This post is sponsored by ViaCord
It’s hard to believe that a new year is just around corner. Looking back at 2017, there’s so much to be thankful for (family and good health just to name a few)! Another thing we’re thankful for is the continuous work researchers are doing to unlock new uses for the powerful stem cells found in your newborn baby’s umbilical cord blood.
Thanks to advancing science and technology, efforts are underway to help uncover new uses for these incredible cells in an area known as regenerative medicine – which is the science of living cells used to potentially regenerate or facilitate the repair of cells damaged by disease, genetics, injury, or simply aging.
Throughout 2017, ongoing clinical trials in regenerative medicine using cord blood have offered hope to families facing life-changing medical conditions, such as cerebral palsy and autism.1 For some of these families, banking their baby’s cord blood with ViaCord gave them the opportunity to participate in this groundbreaking research.
The Rooney family in particular participated in a recent Phase II Clinical Trial that aimed to show if using a child’s own cord blood could be effective in lessening the symptoms of cerebral palsy. Watch their story below to hear about their experience banking their son Patrick’s cord blood and see how he’s taking on life today.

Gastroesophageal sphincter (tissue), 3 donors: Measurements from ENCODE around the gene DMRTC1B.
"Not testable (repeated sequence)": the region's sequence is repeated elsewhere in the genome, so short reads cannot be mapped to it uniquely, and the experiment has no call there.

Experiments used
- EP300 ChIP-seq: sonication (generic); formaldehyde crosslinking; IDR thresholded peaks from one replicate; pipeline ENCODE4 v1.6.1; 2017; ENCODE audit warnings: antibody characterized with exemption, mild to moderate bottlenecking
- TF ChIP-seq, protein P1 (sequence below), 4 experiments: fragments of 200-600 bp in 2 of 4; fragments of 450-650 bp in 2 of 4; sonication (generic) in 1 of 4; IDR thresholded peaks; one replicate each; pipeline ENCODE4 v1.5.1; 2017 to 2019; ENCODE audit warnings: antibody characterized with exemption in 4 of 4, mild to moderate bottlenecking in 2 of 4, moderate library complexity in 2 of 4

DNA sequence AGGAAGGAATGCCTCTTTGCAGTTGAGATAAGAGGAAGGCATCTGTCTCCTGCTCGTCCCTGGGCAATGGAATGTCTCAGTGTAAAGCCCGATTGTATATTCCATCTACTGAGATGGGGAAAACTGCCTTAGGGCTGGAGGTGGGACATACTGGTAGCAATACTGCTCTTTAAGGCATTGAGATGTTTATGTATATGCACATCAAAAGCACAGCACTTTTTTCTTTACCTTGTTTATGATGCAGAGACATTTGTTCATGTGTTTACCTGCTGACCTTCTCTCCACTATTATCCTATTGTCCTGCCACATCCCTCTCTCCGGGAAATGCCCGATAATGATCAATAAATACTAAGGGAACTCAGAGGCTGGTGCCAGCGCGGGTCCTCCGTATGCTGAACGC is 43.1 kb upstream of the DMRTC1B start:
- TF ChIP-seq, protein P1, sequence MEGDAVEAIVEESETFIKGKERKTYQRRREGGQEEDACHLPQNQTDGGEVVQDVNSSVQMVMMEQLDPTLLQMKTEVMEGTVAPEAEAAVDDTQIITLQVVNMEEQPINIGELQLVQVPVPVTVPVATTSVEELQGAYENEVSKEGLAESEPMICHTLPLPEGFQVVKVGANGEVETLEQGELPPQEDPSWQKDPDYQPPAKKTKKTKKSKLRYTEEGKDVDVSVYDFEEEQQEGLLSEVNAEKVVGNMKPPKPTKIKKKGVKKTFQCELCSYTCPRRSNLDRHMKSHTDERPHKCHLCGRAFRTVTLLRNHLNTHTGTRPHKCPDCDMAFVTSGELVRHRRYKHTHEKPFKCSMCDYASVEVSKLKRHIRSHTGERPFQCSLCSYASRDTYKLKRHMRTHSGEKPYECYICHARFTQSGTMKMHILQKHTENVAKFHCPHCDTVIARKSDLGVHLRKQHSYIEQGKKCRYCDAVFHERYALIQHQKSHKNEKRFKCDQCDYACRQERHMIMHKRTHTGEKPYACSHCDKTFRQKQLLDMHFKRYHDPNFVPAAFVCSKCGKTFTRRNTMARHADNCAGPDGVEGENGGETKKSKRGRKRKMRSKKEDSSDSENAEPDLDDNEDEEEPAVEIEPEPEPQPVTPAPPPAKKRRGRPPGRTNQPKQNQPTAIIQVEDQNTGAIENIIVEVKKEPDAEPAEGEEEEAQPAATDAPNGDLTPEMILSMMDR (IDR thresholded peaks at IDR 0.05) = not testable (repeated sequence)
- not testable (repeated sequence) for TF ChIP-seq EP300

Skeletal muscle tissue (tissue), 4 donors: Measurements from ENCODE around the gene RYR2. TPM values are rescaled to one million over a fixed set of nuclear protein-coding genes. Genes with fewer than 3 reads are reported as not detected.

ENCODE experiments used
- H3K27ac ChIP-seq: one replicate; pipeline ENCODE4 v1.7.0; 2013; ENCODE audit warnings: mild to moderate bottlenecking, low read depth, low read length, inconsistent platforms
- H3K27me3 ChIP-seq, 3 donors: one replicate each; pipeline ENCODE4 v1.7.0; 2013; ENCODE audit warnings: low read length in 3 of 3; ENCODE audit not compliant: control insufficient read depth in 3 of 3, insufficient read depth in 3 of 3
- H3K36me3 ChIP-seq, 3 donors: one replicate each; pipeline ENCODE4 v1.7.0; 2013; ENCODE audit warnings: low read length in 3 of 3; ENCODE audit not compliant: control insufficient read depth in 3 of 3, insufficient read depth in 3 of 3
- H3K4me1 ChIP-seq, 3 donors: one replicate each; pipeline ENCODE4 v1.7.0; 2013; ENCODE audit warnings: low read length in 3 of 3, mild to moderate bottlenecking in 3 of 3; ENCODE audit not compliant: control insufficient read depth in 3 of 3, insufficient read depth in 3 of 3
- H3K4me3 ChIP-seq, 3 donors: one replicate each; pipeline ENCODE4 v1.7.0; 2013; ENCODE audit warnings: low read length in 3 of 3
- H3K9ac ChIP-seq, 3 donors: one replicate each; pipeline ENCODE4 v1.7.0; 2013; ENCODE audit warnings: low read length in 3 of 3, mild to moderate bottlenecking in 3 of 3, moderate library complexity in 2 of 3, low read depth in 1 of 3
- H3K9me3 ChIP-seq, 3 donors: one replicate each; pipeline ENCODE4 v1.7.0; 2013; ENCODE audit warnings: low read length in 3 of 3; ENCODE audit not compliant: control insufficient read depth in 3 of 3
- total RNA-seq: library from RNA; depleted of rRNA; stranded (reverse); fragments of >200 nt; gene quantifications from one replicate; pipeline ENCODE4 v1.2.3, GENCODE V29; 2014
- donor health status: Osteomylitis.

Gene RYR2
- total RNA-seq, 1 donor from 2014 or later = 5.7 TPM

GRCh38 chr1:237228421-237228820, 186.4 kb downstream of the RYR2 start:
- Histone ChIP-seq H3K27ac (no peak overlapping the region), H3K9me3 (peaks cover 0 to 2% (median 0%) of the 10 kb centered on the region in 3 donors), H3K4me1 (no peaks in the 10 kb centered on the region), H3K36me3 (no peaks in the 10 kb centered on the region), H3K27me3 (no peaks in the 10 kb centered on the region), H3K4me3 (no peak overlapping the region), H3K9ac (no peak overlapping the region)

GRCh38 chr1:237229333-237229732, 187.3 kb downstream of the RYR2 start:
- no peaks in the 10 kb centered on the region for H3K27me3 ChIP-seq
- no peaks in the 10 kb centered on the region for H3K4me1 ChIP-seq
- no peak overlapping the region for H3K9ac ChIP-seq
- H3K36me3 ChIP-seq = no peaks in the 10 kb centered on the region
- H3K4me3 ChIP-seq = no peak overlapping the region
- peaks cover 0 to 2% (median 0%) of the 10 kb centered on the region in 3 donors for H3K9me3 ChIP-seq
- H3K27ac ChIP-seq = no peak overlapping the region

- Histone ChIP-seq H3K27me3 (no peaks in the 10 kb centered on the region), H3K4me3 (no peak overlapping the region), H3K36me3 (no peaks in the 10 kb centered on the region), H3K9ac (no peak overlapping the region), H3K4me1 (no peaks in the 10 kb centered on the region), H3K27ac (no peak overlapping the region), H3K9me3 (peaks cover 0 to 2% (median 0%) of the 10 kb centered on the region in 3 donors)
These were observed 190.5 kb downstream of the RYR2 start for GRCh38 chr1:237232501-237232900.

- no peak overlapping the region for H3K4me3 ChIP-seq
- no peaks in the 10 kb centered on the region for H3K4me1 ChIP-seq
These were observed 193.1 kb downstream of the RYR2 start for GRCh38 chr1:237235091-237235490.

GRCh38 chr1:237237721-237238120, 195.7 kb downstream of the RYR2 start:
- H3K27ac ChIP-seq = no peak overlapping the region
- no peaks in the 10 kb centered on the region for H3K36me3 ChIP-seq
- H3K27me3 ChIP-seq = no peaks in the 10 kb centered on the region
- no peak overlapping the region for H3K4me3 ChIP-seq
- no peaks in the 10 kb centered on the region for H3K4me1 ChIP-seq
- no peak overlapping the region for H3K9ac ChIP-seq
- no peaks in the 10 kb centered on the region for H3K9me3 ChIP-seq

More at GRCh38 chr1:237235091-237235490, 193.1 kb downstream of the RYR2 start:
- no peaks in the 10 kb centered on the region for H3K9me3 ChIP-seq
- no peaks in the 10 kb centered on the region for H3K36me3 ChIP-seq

Hear from more ViaCord families on how the decision to bank cord blood made a world of difference at viacord.com/stories.
Effect of Autologous Cord Blood Infusion on Motor Function and Brain Connectivity in Young Children with Cerebral Palsy: A Randomized, Placebo-Controlled Trial. Sun, J. M., Song, A. W., Case, L. E., Mikati, M. A., Gustafson, K. E., Simmons, R., Goldstein, R., Petry, J., McLaughlin, C., Waters-Pick, B., Chen, L. W., Wease, S., Blackwell, B., Worley, G., Troy, J. and Kurtzberg, J. (2017), Effect of Autologous Cord Blood Infusion on Motor Function and Brain Connectivity in Young Children with Cerebral Palsy: A Randomized, Placebo-Controlled Trial. STEM CELLS Translational Medicine. doi:10.1002/sctm.17-0102. http://onlinelibrary.wiley.com/doi/10.1002/sctm.17-0102/full